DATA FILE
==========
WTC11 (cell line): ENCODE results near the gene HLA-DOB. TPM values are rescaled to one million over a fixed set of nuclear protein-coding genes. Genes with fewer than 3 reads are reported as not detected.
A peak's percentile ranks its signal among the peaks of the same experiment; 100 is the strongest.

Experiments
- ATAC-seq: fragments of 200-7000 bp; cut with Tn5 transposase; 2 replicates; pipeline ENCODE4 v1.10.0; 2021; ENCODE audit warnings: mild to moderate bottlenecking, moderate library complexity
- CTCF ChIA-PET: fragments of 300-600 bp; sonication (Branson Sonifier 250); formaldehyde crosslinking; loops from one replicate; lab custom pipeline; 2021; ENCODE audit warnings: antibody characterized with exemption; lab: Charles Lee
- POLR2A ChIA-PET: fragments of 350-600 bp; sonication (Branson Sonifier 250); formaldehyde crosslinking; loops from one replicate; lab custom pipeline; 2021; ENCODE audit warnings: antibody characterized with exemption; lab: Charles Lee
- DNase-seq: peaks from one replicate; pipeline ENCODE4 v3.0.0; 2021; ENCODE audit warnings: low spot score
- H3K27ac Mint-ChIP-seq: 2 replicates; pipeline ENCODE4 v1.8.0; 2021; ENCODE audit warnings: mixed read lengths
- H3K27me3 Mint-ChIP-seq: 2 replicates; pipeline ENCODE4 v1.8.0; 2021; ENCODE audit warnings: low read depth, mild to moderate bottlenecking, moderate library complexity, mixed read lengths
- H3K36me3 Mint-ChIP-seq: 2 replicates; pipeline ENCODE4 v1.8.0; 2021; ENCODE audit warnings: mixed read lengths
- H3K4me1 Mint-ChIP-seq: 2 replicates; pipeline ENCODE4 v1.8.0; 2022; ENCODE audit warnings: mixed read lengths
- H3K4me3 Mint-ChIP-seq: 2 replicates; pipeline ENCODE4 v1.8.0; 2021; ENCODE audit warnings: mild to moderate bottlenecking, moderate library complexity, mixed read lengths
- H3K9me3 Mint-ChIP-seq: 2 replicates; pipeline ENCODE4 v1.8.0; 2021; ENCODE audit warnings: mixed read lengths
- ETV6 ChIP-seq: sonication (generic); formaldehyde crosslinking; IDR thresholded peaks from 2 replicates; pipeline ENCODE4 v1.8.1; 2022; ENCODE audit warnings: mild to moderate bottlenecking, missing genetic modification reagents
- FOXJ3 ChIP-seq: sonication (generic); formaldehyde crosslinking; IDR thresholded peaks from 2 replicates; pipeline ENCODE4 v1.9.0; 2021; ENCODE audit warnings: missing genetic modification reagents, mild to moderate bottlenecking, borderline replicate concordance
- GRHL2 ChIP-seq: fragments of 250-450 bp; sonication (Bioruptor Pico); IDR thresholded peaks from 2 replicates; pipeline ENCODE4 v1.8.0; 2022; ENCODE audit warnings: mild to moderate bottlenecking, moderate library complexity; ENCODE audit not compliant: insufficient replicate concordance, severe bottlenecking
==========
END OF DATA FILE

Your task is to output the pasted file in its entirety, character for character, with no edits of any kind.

WTC11 (cell line): ENCODE results near the gene HLA-DOB. TPM values are rescaled to one million over a fixed set of nuclear protein-coding genes. Genes with fewer than 3 reads are reported as not detected.
A peak's percentile ranks its signal among the peaks of the same experiment; 100 is the strongest.

Experiments
- ATAC-seq: fragments of 200-7000 bp; cut with Tn5 transposase; 2 replicates; pipeline ENCODE4 v1.10.0; 2021; ENCODE audit warnings: mild to moderate bottlenecking, moderate library complexity
- CTCF ChIA-PET: fragments of 300-600 bp; sonication (Branson Sonifier 250); formaldehyde crosslinking; loops from one replicate; lab custom pipeline; 2021; ENCODE audit warnings: antibody characterized with exemption; lab: Charles Lee
- POLR2A ChIA-PET: fragments of 350-600 bp; sonication (Branson Sonifier 250); formaldehyde crosslinking; loops from one replicate; lab custom pipeline; 2021; ENCODE audit warnings: antibody characterized with exemption; lab: Charles Lee
- DNase-seq: peaks from one replicate; pipeline ENCODE4 v3.0.0; 2021; ENCODE audit warnings: low spot score
- H3K27ac Mint-ChIP-seq: 2 replicates; pipeline ENCODE4 v1.8.0; 2021; ENCODE audit warnings: mixed read lengths
- H3K27me3 Mint-ChIP-seq: 2 replicates; pipeline ENCODE4 v1.8.0; 2021; ENCODE audit warnings: low read depth, mild to moderate bottlenecking, moderate library complexity, mixed read lengths
- H3K36me3 Mint-ChIP-seq: 2 replicates; pipeline ENCODE4 v1.8.0; 2021; ENCODE audit warnings: mixed read lengths
- H3K4me1 Mint-ChIP-seq: 2 replicates; pipeline ENCODE4 v1.8.0; 2022; ENCODE audit warnings: mixed read lengths
- H3K4me3 Mint-ChIP-seq: 2 replicates; pipeline ENCODE4 v1.8.0; 2021; ENCODE audit warnings: mild to moderate bottlenecking, moderate library complexity, mixed read lengths
- H3K9me3 Mint-ChIP-seq: 2 replicates; pipeline ENCODE4 v1.8.0; 2021; ENCODE audit warnings: mixed read lengths
- ETV6 ChIP-seq: sonication (generic); formaldehyde crosslinking; IDR thresholded peaks from 2 replicates; pipeline ENCODE4 v1.8.1; 2022; ENCODE audit warnings: mild to moderate bottlenecking, missing genetic modification reagents
- FOXJ3 ChIP-seq: sonication (generic); formaldehyde crosslinking; IDR thresholded peaks from 2 replicates; pipeline ENCODE4 v1.9.0; 2021; ENCODE audit warnings: missing genetic modification reagents, mild to moderate bottlenecking, borderline replicate concordance
- GRHL2 ChIP-seq: fragments of 250-450 bp; sonication (Bioruptor Pico); IDR thresholded peaks from 2 replicates; pipeline ENCODE4 v1.8.0; 2022; ENCODE audit warnings: mild to moderate bottlenecking, moderate library complexity; ENCODE audit not compliant: insufficient replicate concordance, severe bottlenecking